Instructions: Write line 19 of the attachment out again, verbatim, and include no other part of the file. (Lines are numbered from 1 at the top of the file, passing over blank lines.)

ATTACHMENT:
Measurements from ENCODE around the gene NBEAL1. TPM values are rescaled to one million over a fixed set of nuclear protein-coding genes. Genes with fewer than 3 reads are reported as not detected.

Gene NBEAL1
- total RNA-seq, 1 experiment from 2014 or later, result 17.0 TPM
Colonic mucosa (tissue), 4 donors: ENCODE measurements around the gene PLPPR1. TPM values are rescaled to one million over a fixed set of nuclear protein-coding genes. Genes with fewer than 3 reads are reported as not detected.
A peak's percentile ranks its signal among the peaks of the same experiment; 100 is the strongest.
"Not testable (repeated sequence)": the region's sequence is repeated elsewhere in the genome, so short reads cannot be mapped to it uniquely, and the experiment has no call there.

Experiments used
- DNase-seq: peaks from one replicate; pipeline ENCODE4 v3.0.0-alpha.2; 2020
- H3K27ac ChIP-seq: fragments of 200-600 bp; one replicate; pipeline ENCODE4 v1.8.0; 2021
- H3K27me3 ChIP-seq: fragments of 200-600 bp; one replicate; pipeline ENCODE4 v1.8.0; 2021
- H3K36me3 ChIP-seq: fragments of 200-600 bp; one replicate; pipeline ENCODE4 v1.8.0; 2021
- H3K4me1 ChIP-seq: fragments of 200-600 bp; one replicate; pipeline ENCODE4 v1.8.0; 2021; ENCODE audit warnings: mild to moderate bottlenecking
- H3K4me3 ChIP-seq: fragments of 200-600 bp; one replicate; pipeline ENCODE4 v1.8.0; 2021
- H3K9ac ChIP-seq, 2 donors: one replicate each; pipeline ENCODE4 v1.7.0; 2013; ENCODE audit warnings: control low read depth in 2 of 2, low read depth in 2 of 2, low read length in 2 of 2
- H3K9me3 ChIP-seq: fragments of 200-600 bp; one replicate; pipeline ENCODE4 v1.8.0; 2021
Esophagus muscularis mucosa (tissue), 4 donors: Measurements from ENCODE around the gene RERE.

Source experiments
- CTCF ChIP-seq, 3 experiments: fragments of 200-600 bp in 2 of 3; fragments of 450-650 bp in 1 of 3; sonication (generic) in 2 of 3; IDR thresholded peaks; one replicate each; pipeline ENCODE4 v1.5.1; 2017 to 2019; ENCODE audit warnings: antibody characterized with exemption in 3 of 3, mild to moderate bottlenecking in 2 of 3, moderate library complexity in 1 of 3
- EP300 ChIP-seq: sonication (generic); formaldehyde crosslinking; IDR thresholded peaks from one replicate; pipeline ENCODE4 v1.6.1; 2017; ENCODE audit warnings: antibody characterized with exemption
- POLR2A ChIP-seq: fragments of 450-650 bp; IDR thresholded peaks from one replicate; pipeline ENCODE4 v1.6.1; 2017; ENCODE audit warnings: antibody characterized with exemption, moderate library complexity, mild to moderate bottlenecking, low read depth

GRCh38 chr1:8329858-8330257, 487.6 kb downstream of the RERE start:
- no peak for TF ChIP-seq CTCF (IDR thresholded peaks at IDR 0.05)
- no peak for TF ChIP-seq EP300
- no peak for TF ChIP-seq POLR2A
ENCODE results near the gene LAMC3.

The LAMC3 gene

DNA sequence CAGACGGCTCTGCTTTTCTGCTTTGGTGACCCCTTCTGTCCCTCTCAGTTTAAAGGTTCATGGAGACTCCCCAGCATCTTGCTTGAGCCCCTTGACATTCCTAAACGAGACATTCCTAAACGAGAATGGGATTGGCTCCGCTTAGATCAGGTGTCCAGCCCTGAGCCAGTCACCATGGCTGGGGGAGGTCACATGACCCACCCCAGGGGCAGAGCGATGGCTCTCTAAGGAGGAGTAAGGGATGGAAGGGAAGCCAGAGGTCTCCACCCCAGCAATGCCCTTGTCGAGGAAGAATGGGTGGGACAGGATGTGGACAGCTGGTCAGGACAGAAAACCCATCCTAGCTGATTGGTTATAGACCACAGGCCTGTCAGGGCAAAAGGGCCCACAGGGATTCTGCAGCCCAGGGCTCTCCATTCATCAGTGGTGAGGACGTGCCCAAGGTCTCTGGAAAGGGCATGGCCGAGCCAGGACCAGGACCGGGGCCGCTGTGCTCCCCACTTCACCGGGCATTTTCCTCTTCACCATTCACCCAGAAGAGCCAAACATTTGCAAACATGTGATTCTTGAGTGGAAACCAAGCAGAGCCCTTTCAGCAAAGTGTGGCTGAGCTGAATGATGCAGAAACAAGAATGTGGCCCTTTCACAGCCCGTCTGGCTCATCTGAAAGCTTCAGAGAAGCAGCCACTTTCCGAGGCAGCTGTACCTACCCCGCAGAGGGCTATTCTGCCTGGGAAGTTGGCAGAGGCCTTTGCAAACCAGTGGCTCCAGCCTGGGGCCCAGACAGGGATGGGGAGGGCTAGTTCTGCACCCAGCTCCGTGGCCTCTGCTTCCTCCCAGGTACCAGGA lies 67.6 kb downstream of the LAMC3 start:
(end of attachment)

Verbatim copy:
- EP300 ChIP-seq: sonication (generic); formaldehyde crosslinking; IDR thresholded peaks from one replicate; pipeline ENCODE4 v1.6.1; 2017; ENCODE audit warnings: antibody characterized with exemption